Stratasys Solves Those Troublesome 3D Print Seams

If you're using an extrusion-based 3D printer, you're likely familiar with the problem of seams. It's an annoying strip right up the side of your object that disrupts the otherwise smooth surface of your 3D print. 
 
The seam is actually composed of the vertical accumulation of start / end points from each layer's perimeter. The diagram above shows what happens on each layer. Typically they're in the same place on each layer and visually this leads to a seam.
 
While we've all suffered from this phenomenon, Stratasys has solved the problem, at least partially. In a process they've patented published on April 18 of this year, they describe a way to avoid or at least reduce unbecoming seams. 
 
Their solution is to place the start and stop points for each layer's perimeter on the interior of the print, not on the perimeter itself. You can see how it works in the image above. Stratasys has included several variations of this approach in their patent. They have or will incorporate this solution into their slicing software, which works only on their own 3D printers: the Mojo, uPrint and FORTUS lines.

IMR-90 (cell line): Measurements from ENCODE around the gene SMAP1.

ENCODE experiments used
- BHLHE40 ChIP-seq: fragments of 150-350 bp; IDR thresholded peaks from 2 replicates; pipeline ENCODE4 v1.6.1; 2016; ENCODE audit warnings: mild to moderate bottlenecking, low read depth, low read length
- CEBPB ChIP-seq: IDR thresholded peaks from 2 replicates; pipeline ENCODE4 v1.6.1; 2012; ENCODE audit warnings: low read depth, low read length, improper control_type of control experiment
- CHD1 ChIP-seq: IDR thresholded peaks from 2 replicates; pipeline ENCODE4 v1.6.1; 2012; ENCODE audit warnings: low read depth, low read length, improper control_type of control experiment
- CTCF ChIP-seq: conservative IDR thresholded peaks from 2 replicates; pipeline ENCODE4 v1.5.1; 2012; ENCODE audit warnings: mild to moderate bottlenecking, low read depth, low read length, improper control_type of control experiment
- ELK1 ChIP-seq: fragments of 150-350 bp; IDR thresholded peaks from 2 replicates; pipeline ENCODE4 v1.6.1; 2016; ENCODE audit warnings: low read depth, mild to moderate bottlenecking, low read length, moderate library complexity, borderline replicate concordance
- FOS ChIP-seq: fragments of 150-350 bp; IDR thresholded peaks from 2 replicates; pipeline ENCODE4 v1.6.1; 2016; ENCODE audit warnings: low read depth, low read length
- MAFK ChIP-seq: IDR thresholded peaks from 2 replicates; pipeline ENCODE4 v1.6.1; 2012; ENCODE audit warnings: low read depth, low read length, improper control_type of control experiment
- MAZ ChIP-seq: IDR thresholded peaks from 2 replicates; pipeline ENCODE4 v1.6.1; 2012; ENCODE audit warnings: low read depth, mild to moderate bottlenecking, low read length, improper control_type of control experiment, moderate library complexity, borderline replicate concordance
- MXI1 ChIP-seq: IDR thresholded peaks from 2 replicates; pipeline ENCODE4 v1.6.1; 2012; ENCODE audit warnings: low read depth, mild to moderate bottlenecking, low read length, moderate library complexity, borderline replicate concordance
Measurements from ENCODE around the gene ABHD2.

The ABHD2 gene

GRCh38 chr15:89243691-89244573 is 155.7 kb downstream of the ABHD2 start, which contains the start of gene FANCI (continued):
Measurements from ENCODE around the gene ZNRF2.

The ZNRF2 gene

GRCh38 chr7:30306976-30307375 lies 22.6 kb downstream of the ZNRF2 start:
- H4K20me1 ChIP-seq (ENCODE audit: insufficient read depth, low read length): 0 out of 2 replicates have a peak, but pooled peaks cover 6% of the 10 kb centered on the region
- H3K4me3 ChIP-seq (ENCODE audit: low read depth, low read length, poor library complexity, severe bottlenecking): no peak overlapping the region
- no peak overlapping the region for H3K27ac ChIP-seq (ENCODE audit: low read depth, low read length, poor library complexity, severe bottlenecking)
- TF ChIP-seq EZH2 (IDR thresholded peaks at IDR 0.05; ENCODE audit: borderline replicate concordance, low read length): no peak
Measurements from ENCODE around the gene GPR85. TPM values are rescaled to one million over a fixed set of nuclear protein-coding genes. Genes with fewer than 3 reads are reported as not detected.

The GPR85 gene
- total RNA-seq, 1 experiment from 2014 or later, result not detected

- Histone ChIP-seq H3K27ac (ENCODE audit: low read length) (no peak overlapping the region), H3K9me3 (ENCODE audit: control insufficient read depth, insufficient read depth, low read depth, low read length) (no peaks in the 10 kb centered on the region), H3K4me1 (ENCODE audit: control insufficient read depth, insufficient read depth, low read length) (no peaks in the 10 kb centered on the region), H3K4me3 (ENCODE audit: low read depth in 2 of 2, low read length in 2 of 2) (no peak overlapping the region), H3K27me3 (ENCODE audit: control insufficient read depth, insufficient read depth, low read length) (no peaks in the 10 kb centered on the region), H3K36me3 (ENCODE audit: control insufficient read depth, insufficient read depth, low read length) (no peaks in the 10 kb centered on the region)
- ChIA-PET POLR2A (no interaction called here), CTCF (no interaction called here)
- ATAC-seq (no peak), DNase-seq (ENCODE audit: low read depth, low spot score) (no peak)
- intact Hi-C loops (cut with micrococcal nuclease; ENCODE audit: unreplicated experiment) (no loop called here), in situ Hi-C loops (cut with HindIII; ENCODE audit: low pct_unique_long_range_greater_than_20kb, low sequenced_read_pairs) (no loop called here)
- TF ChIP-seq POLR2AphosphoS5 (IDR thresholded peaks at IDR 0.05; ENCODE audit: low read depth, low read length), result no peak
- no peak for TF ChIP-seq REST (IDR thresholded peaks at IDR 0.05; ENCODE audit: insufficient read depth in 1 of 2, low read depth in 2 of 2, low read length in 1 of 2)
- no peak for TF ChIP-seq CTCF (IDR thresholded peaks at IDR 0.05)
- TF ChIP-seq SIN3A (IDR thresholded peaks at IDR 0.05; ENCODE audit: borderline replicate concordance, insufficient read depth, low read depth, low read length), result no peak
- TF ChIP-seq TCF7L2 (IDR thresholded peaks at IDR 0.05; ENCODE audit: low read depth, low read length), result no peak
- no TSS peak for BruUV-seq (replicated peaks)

Although this looks like a great solution - you can't use it! It's only available for Stratasys equipment and software. As they've just patented this process, this precise feature cannot be included in any open source (or any) slicing software without risk of committing patent infringement. 
 

General Fabb

Kerry Stevenson, aka "General Fabb" has been writing Fabbaloo posts since he launched the venture in 2007, with an intention to promote and grow the incredible technology of 3D printing across the world. So far, it seems to be working!

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